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Zodiark
01-14-2010, 08:52 PM
Hi there =D I've been following this community for about a year now and have finally decided to join - realizing I probably need to join. I have been sending queries out since August 2008, but I have received rejection after rejection (I know many of you can relate). I haven't sent many out in the last few months due to being busy with school, but last spring semester I had let my college English professor look over my manuscript, and she read a little bit and said it was "brilliant." She had let a friend of hers who was another English professor read some of it and she said it was "definitely publishable." I have now come to the conclusion that possibly my lack of credentials is hindering any progress for me. I have read to join writing groups and such or join a school paper, but my school paper only publishes twice a year and the articles are only annoucements for school activities =/ I am planning to transfer from my community college to a 4 year university for Fall 2010, but I was wondering: should I hold off the queries and wait for the fall to seek guidance from English professors in the university? Is there anything else I can do in the meantime so I can build up my credentials? (the only credential I have in writing is winning a writing contest my senior year of high school at a festival for my area, but I doubt that will impress any agents lol). Thank you so much to anyone who has advice!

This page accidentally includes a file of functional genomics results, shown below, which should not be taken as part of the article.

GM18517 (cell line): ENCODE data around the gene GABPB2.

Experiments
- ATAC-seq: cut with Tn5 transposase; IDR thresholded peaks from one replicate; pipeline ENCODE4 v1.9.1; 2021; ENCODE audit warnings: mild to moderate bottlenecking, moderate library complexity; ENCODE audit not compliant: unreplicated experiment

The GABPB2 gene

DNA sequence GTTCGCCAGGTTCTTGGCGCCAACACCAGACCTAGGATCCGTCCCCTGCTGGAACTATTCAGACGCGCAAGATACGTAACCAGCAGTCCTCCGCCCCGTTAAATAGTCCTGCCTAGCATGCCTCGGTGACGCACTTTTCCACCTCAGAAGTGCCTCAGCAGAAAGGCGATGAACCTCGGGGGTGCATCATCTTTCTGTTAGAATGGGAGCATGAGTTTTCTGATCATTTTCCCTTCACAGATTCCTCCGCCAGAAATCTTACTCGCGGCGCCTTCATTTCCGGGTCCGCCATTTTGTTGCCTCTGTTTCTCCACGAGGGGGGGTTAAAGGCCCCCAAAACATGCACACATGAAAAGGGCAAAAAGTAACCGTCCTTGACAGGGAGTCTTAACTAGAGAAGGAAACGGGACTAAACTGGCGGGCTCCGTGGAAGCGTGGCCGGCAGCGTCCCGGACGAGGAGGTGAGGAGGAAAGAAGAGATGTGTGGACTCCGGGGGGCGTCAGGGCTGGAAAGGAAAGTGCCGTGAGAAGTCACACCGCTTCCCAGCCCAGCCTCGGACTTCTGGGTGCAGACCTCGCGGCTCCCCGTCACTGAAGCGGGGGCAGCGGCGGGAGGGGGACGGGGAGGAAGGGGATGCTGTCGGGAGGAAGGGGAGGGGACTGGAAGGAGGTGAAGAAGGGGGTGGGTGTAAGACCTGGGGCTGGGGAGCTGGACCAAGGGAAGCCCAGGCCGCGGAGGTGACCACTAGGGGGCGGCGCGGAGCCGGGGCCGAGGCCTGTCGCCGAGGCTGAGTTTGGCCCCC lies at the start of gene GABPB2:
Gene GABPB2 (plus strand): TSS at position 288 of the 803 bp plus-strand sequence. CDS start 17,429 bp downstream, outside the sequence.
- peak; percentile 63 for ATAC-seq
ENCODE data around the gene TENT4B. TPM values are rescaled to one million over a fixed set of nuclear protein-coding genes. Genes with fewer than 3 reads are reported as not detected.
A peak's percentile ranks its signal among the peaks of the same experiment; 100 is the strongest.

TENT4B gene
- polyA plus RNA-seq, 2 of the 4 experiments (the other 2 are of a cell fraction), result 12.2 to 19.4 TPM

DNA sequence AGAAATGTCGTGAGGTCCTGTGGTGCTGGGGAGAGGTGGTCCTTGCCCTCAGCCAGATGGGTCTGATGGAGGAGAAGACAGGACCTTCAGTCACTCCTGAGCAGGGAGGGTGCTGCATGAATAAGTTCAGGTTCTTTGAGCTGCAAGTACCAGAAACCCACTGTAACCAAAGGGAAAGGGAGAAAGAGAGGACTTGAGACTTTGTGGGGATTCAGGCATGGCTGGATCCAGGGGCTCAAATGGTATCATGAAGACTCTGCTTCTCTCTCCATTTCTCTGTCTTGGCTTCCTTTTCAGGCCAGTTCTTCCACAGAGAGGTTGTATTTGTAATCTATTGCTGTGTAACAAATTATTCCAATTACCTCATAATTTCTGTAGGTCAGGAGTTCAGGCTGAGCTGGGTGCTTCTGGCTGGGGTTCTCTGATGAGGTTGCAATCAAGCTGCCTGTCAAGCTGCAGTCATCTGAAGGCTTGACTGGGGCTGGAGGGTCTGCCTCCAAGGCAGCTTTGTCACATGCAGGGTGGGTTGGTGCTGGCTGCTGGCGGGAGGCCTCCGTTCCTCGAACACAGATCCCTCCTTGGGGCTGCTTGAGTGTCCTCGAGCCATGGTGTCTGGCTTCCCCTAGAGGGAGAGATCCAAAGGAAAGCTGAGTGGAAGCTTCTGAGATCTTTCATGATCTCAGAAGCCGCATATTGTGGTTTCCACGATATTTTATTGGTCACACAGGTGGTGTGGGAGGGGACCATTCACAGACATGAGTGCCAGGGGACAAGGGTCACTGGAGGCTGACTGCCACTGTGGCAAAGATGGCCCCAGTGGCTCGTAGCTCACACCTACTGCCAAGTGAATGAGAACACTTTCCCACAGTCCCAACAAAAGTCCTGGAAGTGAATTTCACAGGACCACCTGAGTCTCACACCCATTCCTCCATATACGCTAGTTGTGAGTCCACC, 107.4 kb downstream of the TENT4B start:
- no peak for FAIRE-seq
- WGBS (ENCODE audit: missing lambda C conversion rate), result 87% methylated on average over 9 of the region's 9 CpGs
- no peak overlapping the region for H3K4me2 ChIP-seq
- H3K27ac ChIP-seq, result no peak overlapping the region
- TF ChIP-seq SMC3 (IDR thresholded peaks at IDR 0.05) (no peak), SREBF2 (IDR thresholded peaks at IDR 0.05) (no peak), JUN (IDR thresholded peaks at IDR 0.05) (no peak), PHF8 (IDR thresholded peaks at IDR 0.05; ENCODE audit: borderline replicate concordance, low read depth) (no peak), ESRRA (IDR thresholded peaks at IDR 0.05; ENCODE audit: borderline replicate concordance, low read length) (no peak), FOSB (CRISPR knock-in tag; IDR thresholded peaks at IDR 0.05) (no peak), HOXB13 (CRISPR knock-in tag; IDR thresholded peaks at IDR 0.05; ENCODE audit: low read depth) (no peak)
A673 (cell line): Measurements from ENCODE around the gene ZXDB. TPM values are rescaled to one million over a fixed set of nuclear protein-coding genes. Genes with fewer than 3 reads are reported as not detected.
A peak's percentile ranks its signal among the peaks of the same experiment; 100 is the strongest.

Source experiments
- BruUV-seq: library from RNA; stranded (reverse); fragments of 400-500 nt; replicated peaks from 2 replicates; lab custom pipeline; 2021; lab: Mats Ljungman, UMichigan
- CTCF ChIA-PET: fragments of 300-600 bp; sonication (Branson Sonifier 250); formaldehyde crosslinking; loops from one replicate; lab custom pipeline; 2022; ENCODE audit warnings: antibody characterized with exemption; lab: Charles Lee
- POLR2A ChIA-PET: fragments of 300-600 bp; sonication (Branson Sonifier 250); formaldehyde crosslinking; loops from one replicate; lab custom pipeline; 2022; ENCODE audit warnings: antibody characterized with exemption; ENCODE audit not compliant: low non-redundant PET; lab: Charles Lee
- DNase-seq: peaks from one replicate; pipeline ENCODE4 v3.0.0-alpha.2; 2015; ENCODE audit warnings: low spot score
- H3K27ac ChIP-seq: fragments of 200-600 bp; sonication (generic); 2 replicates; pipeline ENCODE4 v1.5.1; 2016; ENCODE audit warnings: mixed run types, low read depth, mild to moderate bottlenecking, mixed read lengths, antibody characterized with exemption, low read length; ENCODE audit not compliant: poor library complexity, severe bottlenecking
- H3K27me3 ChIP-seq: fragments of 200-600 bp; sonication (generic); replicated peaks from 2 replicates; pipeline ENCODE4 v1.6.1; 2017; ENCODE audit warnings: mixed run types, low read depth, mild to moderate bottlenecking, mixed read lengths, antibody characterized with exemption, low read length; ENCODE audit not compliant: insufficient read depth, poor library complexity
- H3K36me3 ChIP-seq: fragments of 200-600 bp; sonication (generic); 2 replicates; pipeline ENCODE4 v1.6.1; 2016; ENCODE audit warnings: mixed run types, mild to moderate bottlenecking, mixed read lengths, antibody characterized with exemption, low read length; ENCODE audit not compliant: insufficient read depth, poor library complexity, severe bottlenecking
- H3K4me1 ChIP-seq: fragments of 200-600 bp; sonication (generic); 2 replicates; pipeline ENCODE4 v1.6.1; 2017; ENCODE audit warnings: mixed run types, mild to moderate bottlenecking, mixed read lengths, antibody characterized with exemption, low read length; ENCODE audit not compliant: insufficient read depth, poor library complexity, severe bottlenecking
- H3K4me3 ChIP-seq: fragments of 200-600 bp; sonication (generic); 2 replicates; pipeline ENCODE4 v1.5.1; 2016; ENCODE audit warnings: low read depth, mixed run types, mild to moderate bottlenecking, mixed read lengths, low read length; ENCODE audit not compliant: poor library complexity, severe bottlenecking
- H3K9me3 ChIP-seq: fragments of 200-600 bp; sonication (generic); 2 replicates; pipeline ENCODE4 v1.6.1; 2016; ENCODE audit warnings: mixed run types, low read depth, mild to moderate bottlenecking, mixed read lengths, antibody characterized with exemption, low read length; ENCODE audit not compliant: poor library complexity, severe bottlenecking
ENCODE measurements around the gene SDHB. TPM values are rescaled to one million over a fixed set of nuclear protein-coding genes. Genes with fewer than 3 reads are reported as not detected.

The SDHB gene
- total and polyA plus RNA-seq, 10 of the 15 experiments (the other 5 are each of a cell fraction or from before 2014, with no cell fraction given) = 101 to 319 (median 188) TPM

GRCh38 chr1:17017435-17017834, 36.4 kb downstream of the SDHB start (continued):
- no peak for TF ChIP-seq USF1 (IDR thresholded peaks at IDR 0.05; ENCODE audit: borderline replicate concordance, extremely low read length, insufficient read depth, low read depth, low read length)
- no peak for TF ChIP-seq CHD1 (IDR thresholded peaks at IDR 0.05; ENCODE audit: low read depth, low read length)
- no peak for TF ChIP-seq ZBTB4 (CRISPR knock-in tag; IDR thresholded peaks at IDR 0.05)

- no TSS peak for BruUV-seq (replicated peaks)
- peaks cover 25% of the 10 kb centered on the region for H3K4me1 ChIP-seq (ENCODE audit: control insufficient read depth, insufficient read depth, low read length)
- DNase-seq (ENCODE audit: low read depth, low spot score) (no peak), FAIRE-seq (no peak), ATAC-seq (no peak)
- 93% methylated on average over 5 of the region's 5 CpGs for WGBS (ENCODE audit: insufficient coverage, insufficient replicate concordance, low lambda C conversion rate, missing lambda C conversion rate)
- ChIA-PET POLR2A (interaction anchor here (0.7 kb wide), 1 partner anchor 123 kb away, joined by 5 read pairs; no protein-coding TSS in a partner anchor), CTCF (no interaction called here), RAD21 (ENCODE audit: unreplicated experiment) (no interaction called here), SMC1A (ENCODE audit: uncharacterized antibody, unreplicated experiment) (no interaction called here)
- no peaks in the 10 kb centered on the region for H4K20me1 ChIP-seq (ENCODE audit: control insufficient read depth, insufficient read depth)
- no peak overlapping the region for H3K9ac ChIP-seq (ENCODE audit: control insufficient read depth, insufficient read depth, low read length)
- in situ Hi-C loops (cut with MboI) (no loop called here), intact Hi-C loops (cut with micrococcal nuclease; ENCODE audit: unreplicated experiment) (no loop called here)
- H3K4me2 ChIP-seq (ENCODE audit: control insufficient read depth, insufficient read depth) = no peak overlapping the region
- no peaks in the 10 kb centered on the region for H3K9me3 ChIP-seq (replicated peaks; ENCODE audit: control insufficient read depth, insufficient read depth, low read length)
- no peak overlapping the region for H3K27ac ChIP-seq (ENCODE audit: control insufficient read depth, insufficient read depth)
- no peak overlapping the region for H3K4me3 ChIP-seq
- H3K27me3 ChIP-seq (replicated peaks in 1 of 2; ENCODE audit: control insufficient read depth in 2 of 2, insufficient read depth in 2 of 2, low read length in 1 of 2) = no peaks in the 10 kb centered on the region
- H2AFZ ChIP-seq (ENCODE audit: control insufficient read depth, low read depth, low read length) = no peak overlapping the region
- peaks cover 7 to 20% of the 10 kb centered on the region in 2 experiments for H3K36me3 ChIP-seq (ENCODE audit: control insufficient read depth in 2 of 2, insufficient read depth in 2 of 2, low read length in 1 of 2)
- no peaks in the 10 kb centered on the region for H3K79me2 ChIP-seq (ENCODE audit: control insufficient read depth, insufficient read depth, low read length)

Parametric
01-14-2010, 08:57 PM
Hi Zodiark! Lack of writing credentials should not be a deal-breaker. Quick diagnostic to figure out why you might be getting rejected:

1. Does your novel fit wordcount parameters for your genre (http://theswivet.blogspot.com/2008/03/on-word-counts-and-novel-length.html) and adhere to genre conventions, eg. a romance should have a happily ever after?
2. How many times did you revise your novel?
3. Did you send it out to multiple objective readers, ie. not friends or family? Did you implement the good parts of their feedback and discard the rest?
4. Did you put the query through a query letter workshop?
5. Are you targeting appropriate agents and following submission guidelines?

If you skipped any of these steps, that might well be the cause. Please let us know and we can provide more targeted advice.

edit: I forgot 6. Have you started writing another, better novel? You learn more from each novel you write, and writing the next one might help you figure out what's wrong with this one.

Zodiark
01-14-2010, 09:02 PM
Thanks so much for the quick response, Parametric! I've pretty much done all of this, but what is a query letter workshop?

Parametric
01-14-2010, 09:08 PM
Thanks so much for the quick response, Parametric! I've pretty much done all of this, but what is a query letter workshop?

Ah! Great. Just checking to see if you sent out a first draft - people seem to do that a lot. :tongue If you revised the novel according to beta feedback, and most readers seemed happy with the final product, and it fits genre parameters, I suspect the problem might be with the query.

A query workshop is a place to get your queries critiqued and critique others' queries, which I find is the best way to learn the mysterious art of the query. There are a few kicking around on the internet, but you might try our own Query Letter Hell (http://www.absolutewrite.com/forums/forumdisplay.php?f=174). Just be careful to read the stickies first.

Zodiark
01-14-2010, 09:12 PM
Ok, great =D I think I'll try that. Maybe I'll check out the beta feedback area from this forum as well (I'm pretty sure I saw a section for beta reading). Thanks for the help!

Parametric
01-14-2010, 09:15 PM
Good plan! Glad I could help. I'll take a look at your query when you post it. :Hug2:

Zodiark
01-14-2010, 09:16 PM
Thank you! I'll go do that in a few minutes =D

AryaT92
01-14-2010, 09:20 PM